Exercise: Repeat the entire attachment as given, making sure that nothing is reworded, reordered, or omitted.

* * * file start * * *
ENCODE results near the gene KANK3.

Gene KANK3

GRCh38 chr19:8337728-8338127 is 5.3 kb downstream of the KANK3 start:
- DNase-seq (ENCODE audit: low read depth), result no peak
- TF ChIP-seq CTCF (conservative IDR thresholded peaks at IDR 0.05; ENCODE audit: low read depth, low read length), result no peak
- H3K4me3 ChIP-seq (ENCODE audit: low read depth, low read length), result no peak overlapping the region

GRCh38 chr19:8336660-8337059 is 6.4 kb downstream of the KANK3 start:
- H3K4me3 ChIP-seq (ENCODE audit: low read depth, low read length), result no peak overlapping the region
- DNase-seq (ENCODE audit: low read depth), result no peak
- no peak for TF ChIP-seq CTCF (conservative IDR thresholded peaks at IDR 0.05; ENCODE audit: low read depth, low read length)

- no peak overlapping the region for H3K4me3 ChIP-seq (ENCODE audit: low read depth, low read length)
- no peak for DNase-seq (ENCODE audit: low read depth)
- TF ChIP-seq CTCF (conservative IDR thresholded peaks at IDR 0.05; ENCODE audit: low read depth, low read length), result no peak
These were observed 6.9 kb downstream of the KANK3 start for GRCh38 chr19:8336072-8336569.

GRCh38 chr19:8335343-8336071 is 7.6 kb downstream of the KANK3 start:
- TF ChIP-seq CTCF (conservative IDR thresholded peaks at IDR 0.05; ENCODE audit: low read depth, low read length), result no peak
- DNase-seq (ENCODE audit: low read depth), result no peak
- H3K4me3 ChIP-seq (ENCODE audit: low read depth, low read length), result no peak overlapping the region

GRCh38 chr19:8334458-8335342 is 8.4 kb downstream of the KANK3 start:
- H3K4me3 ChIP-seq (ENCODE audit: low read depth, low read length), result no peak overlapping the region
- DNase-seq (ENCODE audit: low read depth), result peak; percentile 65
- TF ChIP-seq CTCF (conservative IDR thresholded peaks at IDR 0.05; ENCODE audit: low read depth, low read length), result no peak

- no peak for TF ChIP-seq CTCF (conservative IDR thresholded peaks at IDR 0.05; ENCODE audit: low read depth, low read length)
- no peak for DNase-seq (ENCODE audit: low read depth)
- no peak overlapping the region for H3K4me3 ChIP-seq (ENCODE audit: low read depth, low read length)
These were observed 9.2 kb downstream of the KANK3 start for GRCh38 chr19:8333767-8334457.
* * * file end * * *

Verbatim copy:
ENCODE results near the gene KANK3.

Gene KANK3

GRCh38 chr19:8337728-8338127 is 5.3 kb downstream of the KANK3 start:
- DNase-seq (ENCODE audit: low read depth), result no peak
- TF ChIP-seq CTCF (conservative IDR thresholded peaks at IDR 0.05; ENCODE audit: low read depth, low read length), result no peak
- H3K4me3 ChIP-seq (ENCODE audit: low read depth, low read length), result no peak overlapping the region

GRCh38 chr19:8336660-8337059 is 6.4 kb downstream of the KANK3 start:
- H3K4me3 ChIP-seq (ENCODE audit: low read depth, low read length), result no peak overlapping the region
- DNase-seq (ENCODE audit: low read depth), result no peak
- no peak for TF ChIP-seq CTCF (conservative IDR thresholded peaks at IDR 0.05; ENCODE audit: low read depth, low read length)

- no peak overlapping the region for H3K4me3 ChIP-seq (ENCODE audit: low read depth, low read length)
- no peak for DNase-seq (ENCODE audit: low read depth)
- TF ChIP-seq CTCF (conservative IDR thresholded peaks at IDR 0.05; ENCODE audit: low read depth, low read length), result no peak
These were observed 6.9 kb downstream of the KANK3 start for GRCh38 chr19:8336072-8336569.

GRCh38 chr19:8335343-8336071 is 7.6 kb downstream of the KANK3 start:
- TF ChIP-seq CTCF (conservative IDR thresholded peaks at IDR 0.05; ENCODE audit: low read depth, low read length), result no peak
- DNase-seq (ENCODE audit: low read depth), result no peak
- H3K4me3 ChIP-seq (ENCODE audit: low read depth, low read length), result no peak overlapping the region

GRCh38 chr19:8334458-8335342 is 8.4 kb downstream of the KANK3 start:
- H3K4me3 ChIP-seq (ENCODE audit: low read depth, low read length), result no peak overlapping the region
- DNase-seq (ENCODE audit: low read depth), result peak; percentile 65
- TF ChIP-seq CTCF (conservative IDR thresholded peaks at IDR 0.05; ENCODE audit: low read depth, low read length), result no peak

- no peak for TF ChIP-seq CTCF (conservative IDR thresholded peaks at IDR 0.05; ENCODE audit: low read depth, low read length)
- no peak for DNase-seq (ENCODE audit: low read depth)
- no peak overlapping the region for H3K4me3 ChIP-seq (ENCODE audit: low read depth, low read length)
These were observed 9.2 kb downstream of the KANK3 start for GRCh38 chr19:8333767-8334457.